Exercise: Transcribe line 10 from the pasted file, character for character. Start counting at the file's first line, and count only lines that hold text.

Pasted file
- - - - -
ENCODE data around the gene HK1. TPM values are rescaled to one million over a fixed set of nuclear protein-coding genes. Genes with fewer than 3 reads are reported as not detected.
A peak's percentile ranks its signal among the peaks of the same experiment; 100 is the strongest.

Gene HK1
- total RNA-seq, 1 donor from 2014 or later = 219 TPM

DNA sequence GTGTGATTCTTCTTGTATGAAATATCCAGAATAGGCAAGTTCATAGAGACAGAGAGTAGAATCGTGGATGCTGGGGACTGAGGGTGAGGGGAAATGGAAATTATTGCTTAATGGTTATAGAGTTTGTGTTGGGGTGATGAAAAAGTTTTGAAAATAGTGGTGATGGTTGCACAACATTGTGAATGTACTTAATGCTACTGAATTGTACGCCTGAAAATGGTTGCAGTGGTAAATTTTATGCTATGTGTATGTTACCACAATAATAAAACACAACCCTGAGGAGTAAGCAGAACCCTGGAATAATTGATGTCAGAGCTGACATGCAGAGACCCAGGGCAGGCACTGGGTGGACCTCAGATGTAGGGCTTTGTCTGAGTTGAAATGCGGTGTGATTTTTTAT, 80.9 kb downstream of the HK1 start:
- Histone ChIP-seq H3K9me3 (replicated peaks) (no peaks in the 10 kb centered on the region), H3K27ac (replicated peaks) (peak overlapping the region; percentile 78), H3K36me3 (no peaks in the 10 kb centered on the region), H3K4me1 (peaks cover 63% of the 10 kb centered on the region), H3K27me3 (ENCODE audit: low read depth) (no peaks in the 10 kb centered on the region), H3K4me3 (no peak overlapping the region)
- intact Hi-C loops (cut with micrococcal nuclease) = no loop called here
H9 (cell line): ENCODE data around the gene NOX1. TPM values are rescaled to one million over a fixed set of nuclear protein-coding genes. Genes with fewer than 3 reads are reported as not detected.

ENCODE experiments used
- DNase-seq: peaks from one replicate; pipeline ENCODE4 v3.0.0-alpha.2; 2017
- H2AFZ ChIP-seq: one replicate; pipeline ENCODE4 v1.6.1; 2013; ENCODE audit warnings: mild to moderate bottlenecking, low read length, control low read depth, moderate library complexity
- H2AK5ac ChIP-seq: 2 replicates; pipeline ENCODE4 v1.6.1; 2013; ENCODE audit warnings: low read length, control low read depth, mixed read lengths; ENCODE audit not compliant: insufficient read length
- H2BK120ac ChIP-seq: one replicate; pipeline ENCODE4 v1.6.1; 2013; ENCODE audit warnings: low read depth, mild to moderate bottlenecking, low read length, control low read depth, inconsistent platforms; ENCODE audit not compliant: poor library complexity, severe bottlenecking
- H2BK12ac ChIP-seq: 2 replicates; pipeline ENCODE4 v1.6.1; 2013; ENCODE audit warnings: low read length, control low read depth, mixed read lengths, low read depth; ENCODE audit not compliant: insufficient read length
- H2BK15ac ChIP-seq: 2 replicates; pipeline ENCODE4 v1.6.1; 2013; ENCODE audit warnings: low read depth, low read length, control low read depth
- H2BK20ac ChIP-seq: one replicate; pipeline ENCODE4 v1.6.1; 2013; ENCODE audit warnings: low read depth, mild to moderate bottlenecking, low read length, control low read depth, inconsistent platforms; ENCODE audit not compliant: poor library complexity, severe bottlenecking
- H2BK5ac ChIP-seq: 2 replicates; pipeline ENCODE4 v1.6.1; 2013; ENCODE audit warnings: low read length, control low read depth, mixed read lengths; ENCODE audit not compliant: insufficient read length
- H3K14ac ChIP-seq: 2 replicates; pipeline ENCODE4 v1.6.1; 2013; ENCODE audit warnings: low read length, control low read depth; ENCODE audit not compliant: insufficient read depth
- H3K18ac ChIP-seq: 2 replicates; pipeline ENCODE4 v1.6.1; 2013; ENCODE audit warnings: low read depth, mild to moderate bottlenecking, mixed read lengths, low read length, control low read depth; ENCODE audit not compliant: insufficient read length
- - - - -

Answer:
- DNase-seq: peaks from one replicate; pipeline ENCODE4 v3.0.0-alpha.2; 2017